Rides on La Crosse buses are free from Monday to Saturday this week, part of Transit Equity Days, a celebration centered on Rosa Parks’ birthday, Feb. 4, emphasizing access to public transportation as a civil right.
Rides on Scenic Mississippi Regional Transit buses, which run to Prairie du Chien, Viroqua and Tomah, will be free on Wednesday.
A news conference with Mayor Mitch Reynolds and local transit advocates at 1 p.m. Monday at Grand River Station will kick off a week of events oriented around public transit and its connections to issues including socioeconomic inequality, climate change, accessibility and labor.
Susan Gaeddert, community program director with 1000 Friends of Wisconsin, an environmental and land use advocacy group, will lead a program titled “Transit Equity and Climate Action” on Tuesday online at 7 p.m.
MTU Transit Manager Adam Lorentz and La Crosse Area Planning Committee Executive Director Peter Fletcher will speak online Wednesday at 2 p.m. about the MTU and SMRT bus systems.
Throughout the week, local elected officials from La Crosse and Onalaska will ride the bus for one hour shifts to talk with drivers and riders.
A schedule for elected officials’ bus “office hours” and registration links for the online presentations can be found at LaCrosseTransitAdvocates.org.
The website also includes links for passengers to thank local transit employees and to share their experiences riding local public transportation.
A display at the public library will showcase information and books about transportation equity, climate change and the history of Rosa Parks and the Montgomery bus boycott. A display at the Grand River Station highlights La Crosse historian Terry Hicks’ history of Amalgamated Transit Union Local 519 and other labor organizations.
In addition to this week’s events, the La Crosse Area Transit Advocates regularly pairs new riders with experienced passenger through a buddy program. Interested residents can email LaCrosseTransitAdvocates@protonmail.com or call 608-315-2693 to participate.
“We’d like to get people to try the bus if they haven’t,” said Cathy Van Maren, member of La Crosse Area Transit Advocates. “I think a compelling reason is to take climate action, but it could be you’re interesting in taking the bus because of driving in the snow and slush and finding a parking space.”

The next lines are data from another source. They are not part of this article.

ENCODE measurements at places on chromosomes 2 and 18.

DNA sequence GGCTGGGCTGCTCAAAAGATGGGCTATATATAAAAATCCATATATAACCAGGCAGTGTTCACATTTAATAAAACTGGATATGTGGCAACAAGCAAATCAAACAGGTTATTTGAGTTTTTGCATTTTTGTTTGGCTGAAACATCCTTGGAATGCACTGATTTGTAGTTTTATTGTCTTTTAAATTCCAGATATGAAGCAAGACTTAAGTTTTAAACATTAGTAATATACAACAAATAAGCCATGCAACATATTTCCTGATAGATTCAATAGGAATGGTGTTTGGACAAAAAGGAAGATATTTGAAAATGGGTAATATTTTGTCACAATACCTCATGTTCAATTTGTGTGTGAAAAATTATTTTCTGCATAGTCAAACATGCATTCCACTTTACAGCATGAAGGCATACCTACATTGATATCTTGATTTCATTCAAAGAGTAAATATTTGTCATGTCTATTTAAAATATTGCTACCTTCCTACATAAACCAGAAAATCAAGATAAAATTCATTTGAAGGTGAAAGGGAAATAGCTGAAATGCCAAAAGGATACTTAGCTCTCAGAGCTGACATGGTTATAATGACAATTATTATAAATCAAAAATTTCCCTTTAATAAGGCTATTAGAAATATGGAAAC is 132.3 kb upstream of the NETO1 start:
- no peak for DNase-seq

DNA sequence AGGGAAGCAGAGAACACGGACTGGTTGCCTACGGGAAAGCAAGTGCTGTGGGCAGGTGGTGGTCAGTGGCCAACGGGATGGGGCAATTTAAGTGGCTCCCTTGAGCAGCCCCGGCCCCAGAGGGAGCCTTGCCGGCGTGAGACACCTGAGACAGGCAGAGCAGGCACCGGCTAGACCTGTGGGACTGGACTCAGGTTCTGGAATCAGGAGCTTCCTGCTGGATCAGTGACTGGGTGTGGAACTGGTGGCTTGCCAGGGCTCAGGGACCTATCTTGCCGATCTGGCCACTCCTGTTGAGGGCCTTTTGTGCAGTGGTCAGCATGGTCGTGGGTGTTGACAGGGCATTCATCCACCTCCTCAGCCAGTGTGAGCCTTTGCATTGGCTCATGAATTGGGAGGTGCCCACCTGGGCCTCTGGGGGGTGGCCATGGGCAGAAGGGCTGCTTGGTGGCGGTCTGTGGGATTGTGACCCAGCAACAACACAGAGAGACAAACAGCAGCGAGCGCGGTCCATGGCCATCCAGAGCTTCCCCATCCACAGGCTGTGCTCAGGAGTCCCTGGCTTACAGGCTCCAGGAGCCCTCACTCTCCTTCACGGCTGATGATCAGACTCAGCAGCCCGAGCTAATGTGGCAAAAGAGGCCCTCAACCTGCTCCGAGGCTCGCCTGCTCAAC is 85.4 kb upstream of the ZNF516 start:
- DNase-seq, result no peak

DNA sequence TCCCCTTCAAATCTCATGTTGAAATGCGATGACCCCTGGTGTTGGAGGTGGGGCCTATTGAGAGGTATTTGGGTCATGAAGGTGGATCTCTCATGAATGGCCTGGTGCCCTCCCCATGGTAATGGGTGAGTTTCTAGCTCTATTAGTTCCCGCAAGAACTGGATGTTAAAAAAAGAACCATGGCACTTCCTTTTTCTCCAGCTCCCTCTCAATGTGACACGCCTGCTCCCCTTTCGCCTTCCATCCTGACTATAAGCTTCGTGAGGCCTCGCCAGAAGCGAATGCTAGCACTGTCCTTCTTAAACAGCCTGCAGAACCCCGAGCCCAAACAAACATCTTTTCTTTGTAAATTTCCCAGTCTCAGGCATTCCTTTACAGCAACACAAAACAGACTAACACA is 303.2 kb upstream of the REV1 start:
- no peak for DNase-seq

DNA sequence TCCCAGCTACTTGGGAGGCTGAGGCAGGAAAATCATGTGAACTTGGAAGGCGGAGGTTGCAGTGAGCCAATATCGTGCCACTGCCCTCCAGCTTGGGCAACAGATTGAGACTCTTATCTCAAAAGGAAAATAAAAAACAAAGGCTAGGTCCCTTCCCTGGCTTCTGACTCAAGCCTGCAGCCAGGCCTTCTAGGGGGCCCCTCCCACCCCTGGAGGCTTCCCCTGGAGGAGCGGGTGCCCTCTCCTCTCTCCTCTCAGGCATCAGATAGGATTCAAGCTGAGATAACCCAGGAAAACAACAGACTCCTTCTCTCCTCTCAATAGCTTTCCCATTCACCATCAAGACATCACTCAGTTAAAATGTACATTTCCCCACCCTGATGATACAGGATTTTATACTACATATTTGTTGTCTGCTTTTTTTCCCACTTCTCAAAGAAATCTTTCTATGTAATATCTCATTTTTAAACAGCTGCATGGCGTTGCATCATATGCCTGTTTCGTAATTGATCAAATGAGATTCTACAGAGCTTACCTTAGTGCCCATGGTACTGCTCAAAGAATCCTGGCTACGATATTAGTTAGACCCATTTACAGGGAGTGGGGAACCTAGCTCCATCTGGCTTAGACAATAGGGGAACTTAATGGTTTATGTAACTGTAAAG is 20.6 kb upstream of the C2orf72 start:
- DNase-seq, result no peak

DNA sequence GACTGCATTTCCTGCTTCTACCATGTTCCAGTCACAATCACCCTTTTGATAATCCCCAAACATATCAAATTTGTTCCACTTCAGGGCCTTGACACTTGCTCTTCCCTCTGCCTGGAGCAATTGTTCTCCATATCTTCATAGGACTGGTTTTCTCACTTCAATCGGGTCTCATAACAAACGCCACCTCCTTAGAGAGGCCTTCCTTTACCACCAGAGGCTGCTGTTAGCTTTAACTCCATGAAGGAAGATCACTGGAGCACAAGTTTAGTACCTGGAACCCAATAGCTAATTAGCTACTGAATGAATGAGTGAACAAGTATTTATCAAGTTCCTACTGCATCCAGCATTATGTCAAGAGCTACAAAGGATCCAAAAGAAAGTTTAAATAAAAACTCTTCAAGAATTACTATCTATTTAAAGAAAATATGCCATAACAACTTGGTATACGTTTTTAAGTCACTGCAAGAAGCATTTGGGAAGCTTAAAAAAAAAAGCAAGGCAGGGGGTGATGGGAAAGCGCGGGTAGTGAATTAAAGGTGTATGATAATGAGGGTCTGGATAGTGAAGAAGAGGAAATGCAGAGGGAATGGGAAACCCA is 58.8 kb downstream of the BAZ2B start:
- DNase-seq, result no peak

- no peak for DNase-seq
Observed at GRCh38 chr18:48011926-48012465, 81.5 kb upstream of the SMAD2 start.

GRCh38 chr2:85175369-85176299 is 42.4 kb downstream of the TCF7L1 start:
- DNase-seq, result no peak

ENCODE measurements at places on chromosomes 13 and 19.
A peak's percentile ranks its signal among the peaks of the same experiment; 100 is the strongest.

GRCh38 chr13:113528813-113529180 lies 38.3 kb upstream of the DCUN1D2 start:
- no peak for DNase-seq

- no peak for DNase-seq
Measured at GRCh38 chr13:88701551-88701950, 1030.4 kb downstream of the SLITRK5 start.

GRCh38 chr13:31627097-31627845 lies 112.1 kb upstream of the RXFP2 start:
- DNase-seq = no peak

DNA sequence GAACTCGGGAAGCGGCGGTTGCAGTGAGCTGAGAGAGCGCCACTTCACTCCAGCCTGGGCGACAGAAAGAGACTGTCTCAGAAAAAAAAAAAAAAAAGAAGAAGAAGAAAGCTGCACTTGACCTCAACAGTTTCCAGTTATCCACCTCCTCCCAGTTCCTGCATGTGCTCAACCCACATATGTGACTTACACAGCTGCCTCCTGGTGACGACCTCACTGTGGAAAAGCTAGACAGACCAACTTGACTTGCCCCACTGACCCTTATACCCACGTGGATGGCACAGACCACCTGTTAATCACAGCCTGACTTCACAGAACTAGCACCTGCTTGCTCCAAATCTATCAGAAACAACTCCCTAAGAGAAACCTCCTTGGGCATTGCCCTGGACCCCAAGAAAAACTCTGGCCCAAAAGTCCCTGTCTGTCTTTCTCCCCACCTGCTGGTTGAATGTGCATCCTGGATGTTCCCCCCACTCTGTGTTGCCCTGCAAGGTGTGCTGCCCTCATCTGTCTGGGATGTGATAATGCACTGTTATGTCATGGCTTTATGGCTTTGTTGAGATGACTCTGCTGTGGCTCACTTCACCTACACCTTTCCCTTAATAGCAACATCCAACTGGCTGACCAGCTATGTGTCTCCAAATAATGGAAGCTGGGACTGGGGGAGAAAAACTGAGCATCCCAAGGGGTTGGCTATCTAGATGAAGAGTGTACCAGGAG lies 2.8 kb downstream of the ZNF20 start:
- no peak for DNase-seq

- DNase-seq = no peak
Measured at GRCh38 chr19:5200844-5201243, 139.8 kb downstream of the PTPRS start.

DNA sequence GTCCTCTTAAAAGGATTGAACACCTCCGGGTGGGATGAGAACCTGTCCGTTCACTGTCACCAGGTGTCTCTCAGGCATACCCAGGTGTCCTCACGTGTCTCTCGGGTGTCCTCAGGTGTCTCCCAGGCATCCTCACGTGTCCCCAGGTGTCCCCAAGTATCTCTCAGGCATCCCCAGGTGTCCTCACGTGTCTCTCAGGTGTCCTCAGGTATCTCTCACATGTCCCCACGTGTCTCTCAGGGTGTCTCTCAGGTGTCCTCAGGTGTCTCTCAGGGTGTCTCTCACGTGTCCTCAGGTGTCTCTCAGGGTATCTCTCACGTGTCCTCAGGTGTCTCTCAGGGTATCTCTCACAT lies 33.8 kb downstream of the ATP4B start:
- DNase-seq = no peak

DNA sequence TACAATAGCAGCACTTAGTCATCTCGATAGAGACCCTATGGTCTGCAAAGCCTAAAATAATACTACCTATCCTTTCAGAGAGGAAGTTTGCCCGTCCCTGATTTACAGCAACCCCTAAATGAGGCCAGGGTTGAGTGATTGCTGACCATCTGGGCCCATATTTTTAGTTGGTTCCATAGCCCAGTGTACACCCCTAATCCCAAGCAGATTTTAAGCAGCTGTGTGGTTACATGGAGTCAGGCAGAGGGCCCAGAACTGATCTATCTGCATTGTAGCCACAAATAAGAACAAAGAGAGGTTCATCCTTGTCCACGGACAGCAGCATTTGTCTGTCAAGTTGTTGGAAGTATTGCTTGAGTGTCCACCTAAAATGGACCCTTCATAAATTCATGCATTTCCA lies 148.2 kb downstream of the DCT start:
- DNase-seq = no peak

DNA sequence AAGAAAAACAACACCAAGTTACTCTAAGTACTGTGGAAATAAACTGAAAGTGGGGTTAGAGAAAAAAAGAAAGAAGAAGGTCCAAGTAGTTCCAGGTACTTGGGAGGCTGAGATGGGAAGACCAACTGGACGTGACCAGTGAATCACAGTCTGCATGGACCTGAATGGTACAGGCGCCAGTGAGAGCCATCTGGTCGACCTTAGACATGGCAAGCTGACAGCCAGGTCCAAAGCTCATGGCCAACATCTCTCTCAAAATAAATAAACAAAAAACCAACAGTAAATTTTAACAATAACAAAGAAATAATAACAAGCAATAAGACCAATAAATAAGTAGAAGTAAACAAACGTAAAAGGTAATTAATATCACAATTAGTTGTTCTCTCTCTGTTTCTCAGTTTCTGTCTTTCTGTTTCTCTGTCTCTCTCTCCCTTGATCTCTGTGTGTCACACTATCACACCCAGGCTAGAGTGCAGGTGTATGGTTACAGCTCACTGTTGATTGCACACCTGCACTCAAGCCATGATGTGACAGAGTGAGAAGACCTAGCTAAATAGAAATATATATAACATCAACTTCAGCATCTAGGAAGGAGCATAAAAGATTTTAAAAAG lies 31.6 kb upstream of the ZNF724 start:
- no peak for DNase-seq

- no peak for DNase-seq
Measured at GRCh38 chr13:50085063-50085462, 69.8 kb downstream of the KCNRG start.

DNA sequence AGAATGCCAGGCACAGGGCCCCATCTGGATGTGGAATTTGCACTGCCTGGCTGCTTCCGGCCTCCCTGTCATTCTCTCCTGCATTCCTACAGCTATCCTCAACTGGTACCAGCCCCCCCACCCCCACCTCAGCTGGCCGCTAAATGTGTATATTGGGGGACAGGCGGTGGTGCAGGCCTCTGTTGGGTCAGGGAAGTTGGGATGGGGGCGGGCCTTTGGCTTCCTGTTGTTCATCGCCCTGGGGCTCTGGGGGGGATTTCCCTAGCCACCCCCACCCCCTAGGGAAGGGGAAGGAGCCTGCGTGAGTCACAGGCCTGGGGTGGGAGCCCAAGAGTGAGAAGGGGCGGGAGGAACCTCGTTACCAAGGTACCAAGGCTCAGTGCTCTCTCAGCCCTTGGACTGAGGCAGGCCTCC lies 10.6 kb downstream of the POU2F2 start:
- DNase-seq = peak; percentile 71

The La Crosse Area Transit Advocates also shared several statistics regarding access to cars, road safety and carbon emissions.
“What do we subsidize? Parking for private cars or public transportation or bicycle infrastructure?” said Van Maren. “How do we expect people to get places, and how do we build our cities so they can get places?”
The Wisconsin Department of Transportation estimates that 30 to 40 percent of the city of La Crosse’s population over the age of 15 are not drivers, meaning they do not hold a drivers license or do not own a vehicle per Department of Motor Vehicle records.
According to a White House fact sheet published in 2021, Wisconsin residents who rely on public transportation spend over 60 percent more time commuting, and non-White households in the state are nearly six times more likely to use public transportation.
The U.S. Bureau of Transportation Statistics estimates the average yearly cost to own a car in 2022 was nearly $11,000.
The La Crosse Municipal Transit Utility last year provided nearly 760,000 rides on fixed routes and over 18,000 rides through the paratransit service for passengers who cannot access regular bus routes due to disability.
The SMRT bus system provided over 18,000 rides and the Onalaska/Holmen/West Salem Public Transit Taxi provided over 48,000 rides last year.
All three systems saw increased use from last year.https://lacrossetribune.com/news/local/govt-and-politics/la-crosse-kicks-off-week-dedicated-to-transit-equity/article_51bc4e1a-9e7e-11ed-be8c-bfcce64f24d0.html